Updates to our Terms of Use

We are updating our Terms of Use. Please carefully review the updated Terms before proceeding to our website.

Sunday, May 19, 2024 | Back issues
Courthouse News Service Courthouse News Service

LA Trump Protests Highlight Youth Divide

LOS ANGELES (CN) – The throng of demonstrators stood on an overpass in downtown LA, holding banners aloft and gripping onto the green chain link fence as a chorus of car horns greeted them below. Among the group were Hispanics, African-Americans and Muslims. They were all in their late teens to early twenties.

After word of protest spread on social media, the high school students had assembled on the steps of city hall on Wednesday, backpacks slung over their shoulders. “Fuck Trump,” “Not My President” and “Love Trumps Hate,” their banners read.

The passion and despair were palpable as the students took turns at a megaphone, cheered on by the small army gathered on the steps under the searing early afternoon sun.

As they took turns they each gripped the handle of the megaphone like they were taking aim with a gun.

“I have a friend who works in the school system and this morning she was with first graders,” a blonde girl in a green tank top yelled into the megaphone. “The kids came up to her saying they were afraid, that they were going to be hunted down by Trump supporters. They'd be beaten, possibly killed – with no punishment. We need to teach those kids that they are not living in a world like that and we're not going to tolerate that. Who's going to change it?”

"We will!” the crowd roared back.

Later in the evening, thousands more protesters streamed onto the streets. They were not alone; there were protests across the nation in New York, San Francisco and Chicago. Many of the images showed young people taking to the streets to voice their opposition to the harsh, sobering reality that 70-year-old real estate mogul Donald Trump will be their next president.

Thousands of high school students staged walk-outs on Thursday afternoon in protest.

Trump’s victory the night before was compared to Britain’s shocking move to leave the European Union, known as Brexit. The generational divide that cracked open after that referendum was on display here too, as thousands of young demonstrators made their voices heard.

Samuel Christian, 18, said he joined the protest on Wednesday afternoon because he felt that an aging white population decided the election.

“It’s our future,” Christian said.

That sentiment was shared by Camila Sobral, 23, an artist who said Trump’s rise to power made her afraid for women, Muslims, Hispanics and the LGBTQ community.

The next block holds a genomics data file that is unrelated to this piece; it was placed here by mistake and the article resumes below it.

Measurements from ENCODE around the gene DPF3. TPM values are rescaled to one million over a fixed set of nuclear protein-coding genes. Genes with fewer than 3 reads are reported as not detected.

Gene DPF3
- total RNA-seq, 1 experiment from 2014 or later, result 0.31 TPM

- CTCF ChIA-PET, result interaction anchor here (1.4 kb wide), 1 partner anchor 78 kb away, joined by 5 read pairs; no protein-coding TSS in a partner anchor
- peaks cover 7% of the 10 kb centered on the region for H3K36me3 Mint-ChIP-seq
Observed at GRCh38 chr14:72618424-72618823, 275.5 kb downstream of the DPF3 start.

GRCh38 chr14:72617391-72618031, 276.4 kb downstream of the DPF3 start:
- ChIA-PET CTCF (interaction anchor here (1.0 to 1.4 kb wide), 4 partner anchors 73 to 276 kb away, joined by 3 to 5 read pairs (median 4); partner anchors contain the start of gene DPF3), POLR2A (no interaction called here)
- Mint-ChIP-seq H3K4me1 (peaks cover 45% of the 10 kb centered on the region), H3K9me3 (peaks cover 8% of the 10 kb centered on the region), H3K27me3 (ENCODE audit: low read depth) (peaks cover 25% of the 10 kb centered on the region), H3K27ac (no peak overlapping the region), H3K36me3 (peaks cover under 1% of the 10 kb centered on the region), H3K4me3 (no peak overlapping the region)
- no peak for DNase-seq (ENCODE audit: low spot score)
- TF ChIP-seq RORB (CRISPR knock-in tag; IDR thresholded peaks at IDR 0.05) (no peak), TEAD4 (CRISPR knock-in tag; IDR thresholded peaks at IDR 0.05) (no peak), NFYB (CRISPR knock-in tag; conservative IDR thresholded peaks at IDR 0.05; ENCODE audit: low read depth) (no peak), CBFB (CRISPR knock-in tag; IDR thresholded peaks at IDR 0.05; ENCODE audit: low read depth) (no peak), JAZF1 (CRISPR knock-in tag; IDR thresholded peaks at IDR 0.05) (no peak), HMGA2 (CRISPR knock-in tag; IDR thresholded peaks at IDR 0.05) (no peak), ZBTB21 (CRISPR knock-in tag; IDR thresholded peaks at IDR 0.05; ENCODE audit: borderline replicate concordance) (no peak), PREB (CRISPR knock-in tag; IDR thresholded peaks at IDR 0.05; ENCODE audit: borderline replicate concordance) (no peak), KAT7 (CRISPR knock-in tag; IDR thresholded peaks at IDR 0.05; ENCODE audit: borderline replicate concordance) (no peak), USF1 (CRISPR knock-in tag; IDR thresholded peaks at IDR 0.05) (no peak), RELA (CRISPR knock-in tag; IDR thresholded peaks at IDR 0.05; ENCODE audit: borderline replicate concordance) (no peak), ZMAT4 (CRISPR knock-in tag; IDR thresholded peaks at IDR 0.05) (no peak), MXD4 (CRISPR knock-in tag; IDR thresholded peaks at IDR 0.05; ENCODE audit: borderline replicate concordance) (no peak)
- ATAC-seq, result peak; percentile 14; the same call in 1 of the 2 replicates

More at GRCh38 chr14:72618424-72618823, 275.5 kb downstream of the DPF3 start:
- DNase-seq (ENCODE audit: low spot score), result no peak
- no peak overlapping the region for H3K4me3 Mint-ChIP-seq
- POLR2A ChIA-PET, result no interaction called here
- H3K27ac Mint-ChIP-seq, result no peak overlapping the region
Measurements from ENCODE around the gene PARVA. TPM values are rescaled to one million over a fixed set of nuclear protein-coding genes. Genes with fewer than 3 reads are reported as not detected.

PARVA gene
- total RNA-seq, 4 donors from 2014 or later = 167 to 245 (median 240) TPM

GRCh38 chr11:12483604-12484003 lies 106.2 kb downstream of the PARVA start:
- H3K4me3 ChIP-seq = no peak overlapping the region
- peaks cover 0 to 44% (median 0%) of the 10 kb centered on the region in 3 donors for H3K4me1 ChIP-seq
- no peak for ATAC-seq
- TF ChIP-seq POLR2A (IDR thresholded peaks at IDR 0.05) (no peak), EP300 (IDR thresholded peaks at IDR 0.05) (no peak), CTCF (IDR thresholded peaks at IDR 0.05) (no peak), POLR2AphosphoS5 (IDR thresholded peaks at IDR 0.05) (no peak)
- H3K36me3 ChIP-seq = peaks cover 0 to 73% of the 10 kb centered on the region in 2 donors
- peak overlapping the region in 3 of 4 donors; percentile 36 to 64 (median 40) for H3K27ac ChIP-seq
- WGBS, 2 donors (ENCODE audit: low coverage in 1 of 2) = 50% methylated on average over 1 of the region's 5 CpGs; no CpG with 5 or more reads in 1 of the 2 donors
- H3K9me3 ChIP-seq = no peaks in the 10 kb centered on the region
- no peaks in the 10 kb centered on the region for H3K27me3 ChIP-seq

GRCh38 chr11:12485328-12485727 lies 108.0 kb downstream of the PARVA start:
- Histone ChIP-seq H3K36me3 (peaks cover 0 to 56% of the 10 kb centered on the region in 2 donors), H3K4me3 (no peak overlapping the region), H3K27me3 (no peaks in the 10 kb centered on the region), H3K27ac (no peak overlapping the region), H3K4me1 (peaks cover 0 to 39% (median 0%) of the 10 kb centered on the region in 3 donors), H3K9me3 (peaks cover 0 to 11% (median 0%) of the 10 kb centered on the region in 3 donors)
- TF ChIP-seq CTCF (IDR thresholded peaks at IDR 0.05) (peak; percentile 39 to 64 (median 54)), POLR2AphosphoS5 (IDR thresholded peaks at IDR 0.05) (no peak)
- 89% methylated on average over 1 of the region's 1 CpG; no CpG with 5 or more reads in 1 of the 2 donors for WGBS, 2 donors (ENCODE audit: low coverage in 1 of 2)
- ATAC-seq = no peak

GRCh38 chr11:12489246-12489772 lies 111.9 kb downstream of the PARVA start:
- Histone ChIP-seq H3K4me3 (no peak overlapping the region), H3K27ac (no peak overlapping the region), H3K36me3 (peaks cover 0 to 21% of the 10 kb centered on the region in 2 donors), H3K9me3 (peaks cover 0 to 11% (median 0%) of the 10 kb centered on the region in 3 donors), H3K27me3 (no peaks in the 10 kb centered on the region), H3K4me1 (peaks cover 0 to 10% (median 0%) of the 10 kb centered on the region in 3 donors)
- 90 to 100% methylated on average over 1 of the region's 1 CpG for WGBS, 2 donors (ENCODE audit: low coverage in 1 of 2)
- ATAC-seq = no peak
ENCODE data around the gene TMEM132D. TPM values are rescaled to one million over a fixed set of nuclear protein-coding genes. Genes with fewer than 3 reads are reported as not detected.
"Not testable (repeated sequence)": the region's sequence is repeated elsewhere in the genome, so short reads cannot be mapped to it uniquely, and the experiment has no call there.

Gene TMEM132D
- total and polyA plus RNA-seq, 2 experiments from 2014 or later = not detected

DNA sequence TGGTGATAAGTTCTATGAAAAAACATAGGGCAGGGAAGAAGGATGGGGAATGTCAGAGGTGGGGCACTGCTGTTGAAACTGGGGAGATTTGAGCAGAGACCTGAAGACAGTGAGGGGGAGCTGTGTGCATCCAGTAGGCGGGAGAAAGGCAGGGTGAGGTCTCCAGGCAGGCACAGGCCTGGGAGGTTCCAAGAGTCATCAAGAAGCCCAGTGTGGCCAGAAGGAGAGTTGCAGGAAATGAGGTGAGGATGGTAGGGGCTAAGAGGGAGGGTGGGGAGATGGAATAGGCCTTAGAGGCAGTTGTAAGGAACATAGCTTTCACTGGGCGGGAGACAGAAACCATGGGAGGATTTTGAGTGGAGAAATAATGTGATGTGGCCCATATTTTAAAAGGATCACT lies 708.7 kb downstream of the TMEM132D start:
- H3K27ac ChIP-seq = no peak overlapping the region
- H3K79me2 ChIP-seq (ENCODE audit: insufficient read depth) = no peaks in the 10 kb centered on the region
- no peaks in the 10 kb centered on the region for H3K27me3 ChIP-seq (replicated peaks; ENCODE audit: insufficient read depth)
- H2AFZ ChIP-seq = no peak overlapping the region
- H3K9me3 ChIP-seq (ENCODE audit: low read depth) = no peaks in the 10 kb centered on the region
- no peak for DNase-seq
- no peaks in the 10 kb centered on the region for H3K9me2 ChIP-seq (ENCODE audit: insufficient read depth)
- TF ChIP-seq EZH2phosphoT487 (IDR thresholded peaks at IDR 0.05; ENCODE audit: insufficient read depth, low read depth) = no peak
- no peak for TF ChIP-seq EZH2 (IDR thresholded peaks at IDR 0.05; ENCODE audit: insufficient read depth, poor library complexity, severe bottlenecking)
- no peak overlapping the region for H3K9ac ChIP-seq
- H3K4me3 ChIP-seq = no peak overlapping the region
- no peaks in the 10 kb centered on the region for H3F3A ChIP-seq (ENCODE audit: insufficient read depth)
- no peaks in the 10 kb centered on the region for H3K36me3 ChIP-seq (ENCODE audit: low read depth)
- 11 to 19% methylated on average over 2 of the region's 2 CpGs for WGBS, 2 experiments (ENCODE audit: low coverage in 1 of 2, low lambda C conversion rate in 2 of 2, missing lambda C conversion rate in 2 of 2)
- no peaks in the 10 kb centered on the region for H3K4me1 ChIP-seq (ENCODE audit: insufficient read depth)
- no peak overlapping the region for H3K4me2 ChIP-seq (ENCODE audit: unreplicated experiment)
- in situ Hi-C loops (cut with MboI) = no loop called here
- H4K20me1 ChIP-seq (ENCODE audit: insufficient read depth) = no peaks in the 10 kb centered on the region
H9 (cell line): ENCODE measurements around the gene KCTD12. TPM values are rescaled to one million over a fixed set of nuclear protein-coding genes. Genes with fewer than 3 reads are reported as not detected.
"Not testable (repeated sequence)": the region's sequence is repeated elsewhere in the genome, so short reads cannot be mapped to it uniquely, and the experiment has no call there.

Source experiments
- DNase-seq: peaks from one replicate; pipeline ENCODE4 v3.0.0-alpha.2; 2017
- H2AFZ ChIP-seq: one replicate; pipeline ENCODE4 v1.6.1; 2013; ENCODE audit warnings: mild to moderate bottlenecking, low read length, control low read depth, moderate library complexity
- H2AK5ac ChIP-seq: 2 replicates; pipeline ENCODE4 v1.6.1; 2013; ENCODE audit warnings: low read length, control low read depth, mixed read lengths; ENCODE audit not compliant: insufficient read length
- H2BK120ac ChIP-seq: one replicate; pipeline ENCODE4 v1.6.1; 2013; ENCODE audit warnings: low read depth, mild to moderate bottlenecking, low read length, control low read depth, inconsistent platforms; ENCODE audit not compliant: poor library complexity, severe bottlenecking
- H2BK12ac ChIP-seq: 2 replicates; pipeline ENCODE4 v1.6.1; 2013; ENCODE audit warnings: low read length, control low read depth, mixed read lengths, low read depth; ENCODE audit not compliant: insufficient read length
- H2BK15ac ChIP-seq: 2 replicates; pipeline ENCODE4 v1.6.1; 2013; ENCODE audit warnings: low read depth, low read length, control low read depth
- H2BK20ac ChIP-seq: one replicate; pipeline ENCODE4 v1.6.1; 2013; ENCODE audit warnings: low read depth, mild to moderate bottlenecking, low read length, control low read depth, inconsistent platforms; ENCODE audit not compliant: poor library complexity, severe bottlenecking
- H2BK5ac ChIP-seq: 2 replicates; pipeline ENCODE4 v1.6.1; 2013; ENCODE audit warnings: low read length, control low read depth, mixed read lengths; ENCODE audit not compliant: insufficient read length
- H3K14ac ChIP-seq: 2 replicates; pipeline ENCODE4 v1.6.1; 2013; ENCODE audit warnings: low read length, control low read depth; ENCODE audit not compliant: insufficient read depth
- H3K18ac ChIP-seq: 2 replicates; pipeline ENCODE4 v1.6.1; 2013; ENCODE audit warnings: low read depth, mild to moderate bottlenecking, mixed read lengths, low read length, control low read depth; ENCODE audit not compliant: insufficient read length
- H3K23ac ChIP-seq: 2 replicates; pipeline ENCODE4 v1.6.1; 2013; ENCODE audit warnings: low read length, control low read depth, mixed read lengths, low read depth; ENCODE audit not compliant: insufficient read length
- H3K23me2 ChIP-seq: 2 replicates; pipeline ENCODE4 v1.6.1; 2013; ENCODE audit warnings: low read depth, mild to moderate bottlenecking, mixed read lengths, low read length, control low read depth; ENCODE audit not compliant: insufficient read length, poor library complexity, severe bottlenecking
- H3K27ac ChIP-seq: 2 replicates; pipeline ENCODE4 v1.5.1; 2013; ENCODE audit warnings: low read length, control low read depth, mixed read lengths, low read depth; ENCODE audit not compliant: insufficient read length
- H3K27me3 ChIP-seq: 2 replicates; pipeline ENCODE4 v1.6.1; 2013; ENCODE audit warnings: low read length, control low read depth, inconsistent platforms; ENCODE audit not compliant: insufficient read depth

“I felt like the youth voted for Hillary Clinton because she has beliefs that are more in line with ours. Against racism, against misogyny, against bigotry. But the future is ours more than all the white men that voted for him.”

Clinton underperformed with younger voters compared to President Barack Obama. But among voters aged 18 to 29, exit polls showed Clinton won 55 percent of the vote. Trump won 37 percent of the youth vote.

Among those aged 65 and over, however, Trump won 53 percent to Clinton’s 45 percent.

Trump had risen to power by making outlandish claims about immigration, including his plan to build a border wall and deport millions of immigrants. That left Aleph Ontiveros, a 16-year-old Latino, uneasy.

“This country I grew up in might not be the same in the next four years, or eight,” Ontiveros said. "I worry for my people, I worry for my family.”

Juliet Finklestein-Hynes, a 14-year-old student, fretted about the extreme beliefs of Vice-President-elect Mike Pence, who has previously advocated for public funding of so-called conversion therapy for gay and lesbian people.

Finklestein-Hynes, whose parents are gay, said she "cried a lot” when Trump won.

“It scared me because they had to deal with similar stuff growing up. And about immigration rights, I know a lot of people who are in the process of becoming citizens. Everything he believes is against what me and my family and everyone I know believe. And I was just really scared,” said Finklestein-Hynes.

As a group of protesters marched down toward LAPD headquarters, a man who appeared to be in his late fifties or early sixties regarded them with quiet bewilderment. The grey-haired man who declined to give his name said he had voted for Trump. He suspected the steady line of young demonstrators might change their mind after the president-elect takes office.

“They're just a bunch of sore losers,” he said. “But I think after he drains the swamp in Washington and they find out how crooked our federal government has been they'll be glad in the end.”

Categories / Politics

Subscribe to Closing Arguments

Sign up for new weekly newsletter Closing Arguments to get the latest about ongoing trials, major litigation and hot cases and rulings in courthouses around the U.S. and the world.